Copper and other base metals prices retreated overnight, shaken by protests in Hong Kong and expected retaliation by Washington against top metals consumer China.

Hong Kong police fired pepper pellets on Wednesday to disperse protesters unhappy with national security legislation proposed by Beijing, prompting US President Donald Trump to announce that he is working on a strong response.

Global stock markets and oil prices also fell, offsetting optimism about the reopening of the world economy.

“It’s raising concerns for industrial metals, as if we weren’t dealing with enough problems already, that’s adding another layer to the uncertainty,” said Ole Hansen, head of commodity strategy at Saxo Bank in Copenhagen.

“My gut feeling tells me that we’ve more or less priced in the good news and there’s the risk of something not going according to plan with all these reopenings.”

Three-month copper on the London Metal Exchange (LME) slipped 1.6 per cent to $US5,278 a tonne by 1600 GMT.

LME copper touched a 10-week peak last Thursday of $US5,464 a tonne, having rebounded 25 per cent since hitting a 45-month low on March 19.

Saxo Bank’s Hansen said that LME copper appeared to be trapped in a range of about $US5,150 to $US5,350 a tonne.

Another reason for weaker LME prices was that arbitrage with China was no longer profitable, Alastair Munro of broker Marex Spectron said in a note. “The arb windows have closed, making it unattractive to buy LME.”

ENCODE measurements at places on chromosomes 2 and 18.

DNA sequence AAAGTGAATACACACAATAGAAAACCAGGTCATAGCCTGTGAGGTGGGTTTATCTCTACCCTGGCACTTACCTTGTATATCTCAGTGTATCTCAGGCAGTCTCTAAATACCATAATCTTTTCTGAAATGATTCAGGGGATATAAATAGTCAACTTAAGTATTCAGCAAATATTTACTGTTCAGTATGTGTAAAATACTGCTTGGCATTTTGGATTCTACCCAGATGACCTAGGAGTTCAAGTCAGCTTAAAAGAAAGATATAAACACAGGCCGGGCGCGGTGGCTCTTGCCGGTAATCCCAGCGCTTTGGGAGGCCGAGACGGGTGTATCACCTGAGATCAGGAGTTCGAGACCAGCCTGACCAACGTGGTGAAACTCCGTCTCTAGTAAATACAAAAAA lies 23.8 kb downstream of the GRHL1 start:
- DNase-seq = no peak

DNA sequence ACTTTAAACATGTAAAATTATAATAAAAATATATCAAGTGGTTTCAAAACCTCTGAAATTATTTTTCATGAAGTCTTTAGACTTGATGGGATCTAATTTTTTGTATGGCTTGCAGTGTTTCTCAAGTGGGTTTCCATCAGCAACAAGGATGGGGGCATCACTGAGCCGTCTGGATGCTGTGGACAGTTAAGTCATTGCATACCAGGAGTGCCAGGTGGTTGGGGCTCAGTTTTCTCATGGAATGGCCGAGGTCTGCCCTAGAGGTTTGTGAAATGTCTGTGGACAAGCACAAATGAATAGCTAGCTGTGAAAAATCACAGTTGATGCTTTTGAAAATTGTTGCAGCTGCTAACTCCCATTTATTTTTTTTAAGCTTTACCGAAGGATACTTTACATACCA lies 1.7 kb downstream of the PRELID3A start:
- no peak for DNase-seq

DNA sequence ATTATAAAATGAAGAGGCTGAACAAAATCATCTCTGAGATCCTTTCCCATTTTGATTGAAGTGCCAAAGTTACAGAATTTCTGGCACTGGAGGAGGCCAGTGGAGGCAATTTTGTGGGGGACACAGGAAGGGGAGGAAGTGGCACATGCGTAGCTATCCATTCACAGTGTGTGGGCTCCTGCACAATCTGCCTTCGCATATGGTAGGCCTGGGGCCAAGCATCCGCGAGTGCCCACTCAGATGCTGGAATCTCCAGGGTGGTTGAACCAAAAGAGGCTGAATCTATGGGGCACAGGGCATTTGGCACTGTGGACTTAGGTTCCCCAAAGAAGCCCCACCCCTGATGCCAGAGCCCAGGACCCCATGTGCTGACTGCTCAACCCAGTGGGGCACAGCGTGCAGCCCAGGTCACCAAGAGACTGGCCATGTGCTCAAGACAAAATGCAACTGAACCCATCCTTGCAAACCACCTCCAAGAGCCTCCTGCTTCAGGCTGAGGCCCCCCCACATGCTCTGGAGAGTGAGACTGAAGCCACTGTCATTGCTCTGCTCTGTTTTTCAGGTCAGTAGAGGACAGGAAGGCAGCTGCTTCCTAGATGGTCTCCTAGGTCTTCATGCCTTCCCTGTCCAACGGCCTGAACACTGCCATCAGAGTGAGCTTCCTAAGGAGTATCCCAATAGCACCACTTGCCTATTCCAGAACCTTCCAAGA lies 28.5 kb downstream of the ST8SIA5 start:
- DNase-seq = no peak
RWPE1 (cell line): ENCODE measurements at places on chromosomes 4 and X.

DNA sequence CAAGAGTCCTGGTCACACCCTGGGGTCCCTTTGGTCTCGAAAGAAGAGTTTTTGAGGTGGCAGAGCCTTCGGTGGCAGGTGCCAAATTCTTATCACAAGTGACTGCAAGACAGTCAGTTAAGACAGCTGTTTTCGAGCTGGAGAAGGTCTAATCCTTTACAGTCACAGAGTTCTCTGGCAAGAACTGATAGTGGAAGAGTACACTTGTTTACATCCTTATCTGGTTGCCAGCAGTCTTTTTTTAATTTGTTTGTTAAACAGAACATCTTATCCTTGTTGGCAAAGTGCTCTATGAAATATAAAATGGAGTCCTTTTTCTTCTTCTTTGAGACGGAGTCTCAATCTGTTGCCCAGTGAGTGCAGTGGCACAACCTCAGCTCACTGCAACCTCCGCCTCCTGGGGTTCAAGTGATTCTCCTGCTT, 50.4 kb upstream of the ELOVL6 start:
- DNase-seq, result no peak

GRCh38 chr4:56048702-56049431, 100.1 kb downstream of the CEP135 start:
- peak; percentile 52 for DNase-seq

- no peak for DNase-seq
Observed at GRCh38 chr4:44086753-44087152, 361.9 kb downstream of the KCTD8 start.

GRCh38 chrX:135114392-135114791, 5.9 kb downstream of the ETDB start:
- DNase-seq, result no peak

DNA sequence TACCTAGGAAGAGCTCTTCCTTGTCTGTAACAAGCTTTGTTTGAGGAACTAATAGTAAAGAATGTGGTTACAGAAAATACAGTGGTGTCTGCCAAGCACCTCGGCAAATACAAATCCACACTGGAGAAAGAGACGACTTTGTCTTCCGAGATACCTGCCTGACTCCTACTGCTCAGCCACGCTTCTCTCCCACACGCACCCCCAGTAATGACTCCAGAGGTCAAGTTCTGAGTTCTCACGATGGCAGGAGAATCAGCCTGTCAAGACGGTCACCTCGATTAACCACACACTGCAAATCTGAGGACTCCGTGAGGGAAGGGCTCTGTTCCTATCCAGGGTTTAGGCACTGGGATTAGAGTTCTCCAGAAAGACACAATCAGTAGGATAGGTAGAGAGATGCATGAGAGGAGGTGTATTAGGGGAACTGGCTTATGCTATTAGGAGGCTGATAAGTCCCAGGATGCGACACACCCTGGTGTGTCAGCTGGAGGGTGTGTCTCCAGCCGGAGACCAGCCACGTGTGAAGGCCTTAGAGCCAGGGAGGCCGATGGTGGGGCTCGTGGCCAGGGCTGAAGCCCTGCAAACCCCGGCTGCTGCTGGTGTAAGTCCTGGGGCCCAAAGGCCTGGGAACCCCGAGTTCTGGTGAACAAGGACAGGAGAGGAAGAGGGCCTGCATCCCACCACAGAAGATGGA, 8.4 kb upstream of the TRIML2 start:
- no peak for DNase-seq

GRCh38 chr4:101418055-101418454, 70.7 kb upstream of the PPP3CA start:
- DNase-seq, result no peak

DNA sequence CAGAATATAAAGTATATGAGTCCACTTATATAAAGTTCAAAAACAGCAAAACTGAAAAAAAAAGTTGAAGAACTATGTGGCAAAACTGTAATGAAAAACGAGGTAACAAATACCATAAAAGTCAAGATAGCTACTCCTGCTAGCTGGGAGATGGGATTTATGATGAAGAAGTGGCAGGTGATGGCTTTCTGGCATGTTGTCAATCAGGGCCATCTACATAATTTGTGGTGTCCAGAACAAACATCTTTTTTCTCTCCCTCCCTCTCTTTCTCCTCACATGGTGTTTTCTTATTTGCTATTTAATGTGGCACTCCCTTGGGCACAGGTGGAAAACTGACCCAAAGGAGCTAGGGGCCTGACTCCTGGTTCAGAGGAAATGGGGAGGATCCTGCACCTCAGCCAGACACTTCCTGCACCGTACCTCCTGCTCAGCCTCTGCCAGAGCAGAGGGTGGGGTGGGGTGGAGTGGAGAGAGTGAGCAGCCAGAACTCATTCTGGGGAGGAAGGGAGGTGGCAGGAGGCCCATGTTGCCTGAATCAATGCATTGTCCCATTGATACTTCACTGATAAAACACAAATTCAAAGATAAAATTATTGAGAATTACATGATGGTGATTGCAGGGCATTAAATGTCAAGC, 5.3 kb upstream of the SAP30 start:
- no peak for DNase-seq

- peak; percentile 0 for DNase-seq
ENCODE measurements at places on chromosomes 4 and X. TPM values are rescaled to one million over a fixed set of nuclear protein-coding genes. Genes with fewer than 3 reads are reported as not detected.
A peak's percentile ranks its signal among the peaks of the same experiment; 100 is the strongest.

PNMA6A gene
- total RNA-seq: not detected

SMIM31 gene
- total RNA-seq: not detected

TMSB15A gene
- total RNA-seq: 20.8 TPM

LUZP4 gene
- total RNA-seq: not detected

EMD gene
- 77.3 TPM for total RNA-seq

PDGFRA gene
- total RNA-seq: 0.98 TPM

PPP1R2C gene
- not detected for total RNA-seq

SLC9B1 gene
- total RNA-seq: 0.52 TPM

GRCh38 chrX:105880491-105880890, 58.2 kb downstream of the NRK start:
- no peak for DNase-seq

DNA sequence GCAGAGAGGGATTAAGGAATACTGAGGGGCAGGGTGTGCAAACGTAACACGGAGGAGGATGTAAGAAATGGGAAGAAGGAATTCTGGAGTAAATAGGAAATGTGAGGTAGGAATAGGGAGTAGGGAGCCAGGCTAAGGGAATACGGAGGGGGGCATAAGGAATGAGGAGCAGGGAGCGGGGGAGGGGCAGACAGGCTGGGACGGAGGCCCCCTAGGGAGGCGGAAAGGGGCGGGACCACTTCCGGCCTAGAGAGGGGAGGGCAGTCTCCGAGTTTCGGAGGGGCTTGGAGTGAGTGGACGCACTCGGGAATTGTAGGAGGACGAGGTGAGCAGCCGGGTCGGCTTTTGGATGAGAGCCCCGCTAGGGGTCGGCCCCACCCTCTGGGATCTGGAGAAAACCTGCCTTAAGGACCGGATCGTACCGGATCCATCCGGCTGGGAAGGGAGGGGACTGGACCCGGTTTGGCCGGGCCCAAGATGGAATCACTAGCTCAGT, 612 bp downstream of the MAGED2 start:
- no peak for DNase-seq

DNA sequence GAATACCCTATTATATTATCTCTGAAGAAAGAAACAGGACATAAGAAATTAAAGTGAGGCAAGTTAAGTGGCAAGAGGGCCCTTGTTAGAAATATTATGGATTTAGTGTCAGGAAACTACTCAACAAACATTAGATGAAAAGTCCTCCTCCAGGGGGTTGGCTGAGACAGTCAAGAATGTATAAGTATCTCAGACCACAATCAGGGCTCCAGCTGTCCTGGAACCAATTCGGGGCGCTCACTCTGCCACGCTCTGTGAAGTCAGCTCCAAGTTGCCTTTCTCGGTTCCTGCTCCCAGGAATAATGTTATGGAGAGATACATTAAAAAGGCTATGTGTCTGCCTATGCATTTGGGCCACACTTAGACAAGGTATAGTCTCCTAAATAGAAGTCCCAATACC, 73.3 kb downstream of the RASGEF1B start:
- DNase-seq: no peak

The discount of cash copper to the three-month contract rose to $US34.75 a tonne by Tuesday’s close, its highest since October last year, indicating healthy supplies of metal in LME warehouses. It was last quoted at $US33.50.

LME aluminium stocks climbed to 1,493,775 tonnes, the highest level since May 2017 and up 60 per cent over the past 10 weeks, LME data showed on Wednesday.

But LME aluminium shrugged off news of a rising surplus, gaining 0.4 per cent to $US1,525 a tonne after touching a 10-week high of $US1,534.

LME zinc slid 2.9 per cent to $US1,924 after touching a three-week low of $US1,909.50, lead shed 3.2 per cent to $US1,633, nickel dropped 1.8 per cent to $US12,125 and tin was down 0.9 per cent at $US15,285.